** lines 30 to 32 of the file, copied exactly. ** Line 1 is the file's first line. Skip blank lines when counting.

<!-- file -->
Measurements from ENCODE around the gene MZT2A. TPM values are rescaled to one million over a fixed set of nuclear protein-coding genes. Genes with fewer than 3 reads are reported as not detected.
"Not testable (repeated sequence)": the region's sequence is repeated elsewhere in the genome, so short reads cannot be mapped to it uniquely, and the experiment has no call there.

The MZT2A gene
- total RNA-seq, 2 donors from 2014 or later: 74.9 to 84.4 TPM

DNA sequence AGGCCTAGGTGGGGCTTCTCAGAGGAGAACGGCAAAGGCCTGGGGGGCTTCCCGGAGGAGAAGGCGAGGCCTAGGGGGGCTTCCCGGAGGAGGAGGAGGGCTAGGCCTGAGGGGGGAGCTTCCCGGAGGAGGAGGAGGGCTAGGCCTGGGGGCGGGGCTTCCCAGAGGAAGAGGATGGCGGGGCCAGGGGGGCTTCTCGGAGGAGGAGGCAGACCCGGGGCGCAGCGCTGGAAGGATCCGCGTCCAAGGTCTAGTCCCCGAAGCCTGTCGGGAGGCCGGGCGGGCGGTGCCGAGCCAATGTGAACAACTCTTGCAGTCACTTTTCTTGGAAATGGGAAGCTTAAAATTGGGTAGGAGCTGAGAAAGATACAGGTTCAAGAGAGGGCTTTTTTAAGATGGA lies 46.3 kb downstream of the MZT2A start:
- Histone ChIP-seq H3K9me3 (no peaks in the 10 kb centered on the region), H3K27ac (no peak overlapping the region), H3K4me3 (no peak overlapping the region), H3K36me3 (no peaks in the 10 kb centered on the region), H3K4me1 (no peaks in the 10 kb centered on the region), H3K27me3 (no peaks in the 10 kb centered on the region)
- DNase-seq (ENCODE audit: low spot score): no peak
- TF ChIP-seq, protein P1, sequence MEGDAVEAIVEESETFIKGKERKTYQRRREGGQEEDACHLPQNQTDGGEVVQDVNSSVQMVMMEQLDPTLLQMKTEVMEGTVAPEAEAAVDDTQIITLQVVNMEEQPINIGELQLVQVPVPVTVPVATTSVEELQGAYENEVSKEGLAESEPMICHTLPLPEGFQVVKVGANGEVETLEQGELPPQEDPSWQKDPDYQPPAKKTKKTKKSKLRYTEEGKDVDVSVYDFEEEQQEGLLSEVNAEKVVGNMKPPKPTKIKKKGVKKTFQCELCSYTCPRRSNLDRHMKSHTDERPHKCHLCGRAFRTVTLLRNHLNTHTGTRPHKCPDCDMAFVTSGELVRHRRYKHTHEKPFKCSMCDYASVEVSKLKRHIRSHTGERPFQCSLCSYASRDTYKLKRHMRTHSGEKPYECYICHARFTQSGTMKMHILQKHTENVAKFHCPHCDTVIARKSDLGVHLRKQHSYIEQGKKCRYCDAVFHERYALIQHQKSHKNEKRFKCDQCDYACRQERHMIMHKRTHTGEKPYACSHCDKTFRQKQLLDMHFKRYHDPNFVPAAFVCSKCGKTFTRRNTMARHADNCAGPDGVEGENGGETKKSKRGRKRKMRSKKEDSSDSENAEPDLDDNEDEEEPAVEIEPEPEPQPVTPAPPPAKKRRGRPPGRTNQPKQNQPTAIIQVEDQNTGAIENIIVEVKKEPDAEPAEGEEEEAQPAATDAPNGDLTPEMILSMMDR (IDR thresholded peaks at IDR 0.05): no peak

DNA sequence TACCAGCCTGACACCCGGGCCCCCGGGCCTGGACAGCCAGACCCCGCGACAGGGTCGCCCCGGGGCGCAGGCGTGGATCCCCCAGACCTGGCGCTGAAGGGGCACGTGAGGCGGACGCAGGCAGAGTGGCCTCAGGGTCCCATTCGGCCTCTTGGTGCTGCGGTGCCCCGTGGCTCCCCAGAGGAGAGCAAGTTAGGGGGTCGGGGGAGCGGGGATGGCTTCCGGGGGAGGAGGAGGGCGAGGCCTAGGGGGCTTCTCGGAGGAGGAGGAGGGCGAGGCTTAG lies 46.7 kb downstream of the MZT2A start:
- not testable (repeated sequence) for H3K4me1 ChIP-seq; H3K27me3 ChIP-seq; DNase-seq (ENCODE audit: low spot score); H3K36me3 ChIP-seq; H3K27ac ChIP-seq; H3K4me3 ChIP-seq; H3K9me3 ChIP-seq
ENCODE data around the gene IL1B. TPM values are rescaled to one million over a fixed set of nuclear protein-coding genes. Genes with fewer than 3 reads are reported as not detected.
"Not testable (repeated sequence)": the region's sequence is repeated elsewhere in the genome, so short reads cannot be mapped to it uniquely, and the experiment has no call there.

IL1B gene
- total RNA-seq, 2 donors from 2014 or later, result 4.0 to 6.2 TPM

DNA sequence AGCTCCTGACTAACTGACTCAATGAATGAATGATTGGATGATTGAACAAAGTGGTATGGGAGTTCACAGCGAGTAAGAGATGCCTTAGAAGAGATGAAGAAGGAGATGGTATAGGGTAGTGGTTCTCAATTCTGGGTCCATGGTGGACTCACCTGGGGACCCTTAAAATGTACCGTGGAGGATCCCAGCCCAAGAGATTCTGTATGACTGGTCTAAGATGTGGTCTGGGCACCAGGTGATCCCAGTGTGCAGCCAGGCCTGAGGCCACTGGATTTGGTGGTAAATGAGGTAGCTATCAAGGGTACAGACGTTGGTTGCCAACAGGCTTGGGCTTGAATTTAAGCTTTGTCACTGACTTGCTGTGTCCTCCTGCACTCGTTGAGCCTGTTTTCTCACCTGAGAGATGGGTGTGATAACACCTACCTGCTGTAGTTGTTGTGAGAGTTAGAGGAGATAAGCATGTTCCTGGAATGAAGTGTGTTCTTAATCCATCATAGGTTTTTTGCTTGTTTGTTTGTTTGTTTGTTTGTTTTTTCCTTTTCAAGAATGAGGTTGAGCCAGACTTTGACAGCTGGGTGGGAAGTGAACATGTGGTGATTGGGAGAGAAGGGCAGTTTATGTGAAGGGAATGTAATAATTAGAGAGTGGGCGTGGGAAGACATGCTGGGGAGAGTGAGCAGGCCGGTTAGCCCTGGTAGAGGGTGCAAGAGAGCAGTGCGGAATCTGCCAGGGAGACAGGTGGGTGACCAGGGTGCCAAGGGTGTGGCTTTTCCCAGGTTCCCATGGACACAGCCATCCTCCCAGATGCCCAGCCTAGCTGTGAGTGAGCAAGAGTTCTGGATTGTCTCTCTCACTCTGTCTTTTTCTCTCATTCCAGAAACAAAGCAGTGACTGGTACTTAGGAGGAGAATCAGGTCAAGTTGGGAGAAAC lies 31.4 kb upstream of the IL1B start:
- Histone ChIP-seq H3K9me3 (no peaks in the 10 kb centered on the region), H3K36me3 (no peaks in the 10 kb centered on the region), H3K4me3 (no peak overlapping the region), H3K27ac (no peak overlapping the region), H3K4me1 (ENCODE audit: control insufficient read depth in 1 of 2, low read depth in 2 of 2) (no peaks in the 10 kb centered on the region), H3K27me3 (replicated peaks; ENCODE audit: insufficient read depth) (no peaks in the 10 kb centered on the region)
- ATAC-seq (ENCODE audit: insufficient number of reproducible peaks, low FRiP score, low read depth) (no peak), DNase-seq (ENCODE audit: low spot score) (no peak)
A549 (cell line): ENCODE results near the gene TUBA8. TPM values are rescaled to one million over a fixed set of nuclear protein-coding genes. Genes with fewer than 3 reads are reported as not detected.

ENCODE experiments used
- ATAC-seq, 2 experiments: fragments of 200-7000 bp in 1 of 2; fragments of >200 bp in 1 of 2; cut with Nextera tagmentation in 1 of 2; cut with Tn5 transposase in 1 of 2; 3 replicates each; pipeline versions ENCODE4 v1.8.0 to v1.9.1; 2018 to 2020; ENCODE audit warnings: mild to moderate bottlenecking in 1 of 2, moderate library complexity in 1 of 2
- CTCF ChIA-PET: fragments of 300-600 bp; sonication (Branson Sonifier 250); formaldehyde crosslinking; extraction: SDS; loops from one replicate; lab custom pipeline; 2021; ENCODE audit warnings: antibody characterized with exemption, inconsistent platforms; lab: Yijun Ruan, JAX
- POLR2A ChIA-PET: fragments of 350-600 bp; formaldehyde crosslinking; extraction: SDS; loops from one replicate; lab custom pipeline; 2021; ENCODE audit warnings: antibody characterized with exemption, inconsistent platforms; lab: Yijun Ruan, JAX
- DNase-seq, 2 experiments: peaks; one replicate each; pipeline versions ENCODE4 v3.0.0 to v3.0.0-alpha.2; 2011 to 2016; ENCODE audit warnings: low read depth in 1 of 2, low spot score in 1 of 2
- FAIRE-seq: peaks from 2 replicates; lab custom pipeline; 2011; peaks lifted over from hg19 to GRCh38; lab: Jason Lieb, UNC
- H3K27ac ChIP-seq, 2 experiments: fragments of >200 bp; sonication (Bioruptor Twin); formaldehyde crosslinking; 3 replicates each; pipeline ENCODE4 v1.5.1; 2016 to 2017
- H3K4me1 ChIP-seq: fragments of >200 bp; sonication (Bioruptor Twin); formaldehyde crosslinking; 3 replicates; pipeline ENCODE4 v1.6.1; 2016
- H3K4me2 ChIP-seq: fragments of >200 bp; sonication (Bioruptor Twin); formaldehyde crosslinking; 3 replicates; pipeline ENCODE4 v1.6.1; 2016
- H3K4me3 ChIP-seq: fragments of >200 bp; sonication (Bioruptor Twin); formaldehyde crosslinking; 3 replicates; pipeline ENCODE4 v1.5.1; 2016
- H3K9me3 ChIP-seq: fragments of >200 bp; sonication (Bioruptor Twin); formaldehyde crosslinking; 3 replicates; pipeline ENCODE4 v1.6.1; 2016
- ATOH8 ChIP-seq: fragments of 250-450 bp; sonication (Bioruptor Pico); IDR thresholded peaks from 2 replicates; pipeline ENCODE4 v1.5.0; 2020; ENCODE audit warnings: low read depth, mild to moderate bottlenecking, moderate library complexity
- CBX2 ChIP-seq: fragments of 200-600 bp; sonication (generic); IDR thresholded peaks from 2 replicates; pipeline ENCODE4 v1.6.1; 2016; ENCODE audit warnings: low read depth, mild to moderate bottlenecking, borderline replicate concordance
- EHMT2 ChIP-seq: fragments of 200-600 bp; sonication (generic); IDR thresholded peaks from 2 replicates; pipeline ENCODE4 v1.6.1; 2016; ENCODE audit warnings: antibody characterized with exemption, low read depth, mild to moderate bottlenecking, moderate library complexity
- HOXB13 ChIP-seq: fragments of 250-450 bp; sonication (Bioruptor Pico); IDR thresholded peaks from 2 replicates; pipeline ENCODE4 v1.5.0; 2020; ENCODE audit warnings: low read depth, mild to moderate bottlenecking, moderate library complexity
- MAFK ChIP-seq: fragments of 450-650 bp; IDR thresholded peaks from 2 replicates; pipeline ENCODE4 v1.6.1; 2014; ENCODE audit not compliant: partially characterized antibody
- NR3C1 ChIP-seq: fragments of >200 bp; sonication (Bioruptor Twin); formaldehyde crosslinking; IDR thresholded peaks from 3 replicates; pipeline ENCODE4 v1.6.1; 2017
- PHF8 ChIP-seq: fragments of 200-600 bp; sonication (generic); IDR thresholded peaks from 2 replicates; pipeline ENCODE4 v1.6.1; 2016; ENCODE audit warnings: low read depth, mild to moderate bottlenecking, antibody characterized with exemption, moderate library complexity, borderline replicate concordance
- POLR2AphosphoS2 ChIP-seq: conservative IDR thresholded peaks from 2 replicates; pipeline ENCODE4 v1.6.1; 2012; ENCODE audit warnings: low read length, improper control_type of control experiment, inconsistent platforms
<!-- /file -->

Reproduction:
- ATOH8 ChIP-seq: fragments of 250-450 bp; sonication (Bioruptor Pico); IDR thresholded peaks from 2 replicates; pipeline ENCODE4 v1.5.0; 2020; ENCODE audit warnings: low read depth, mild to moderate bottlenecking, moderate library complexity
- CBX2 ChIP-seq: fragments of 200-600 bp; sonication (generic); IDR thresholded peaks from 2 replicates; pipeline ENCODE4 v1.6.1; 2016; ENCODE audit warnings: low read depth, mild to moderate bottlenecking, borderline replicate concordance
- EHMT2 ChIP-seq: fragments of 200-600 bp; sonication (generic); IDR thresholded peaks from 2 replicates; pipeline ENCODE4 v1.6.1; 2016; ENCODE audit warnings: antibody characterized with exemption, low read depth, mild to moderate bottlenecking, moderate library complexity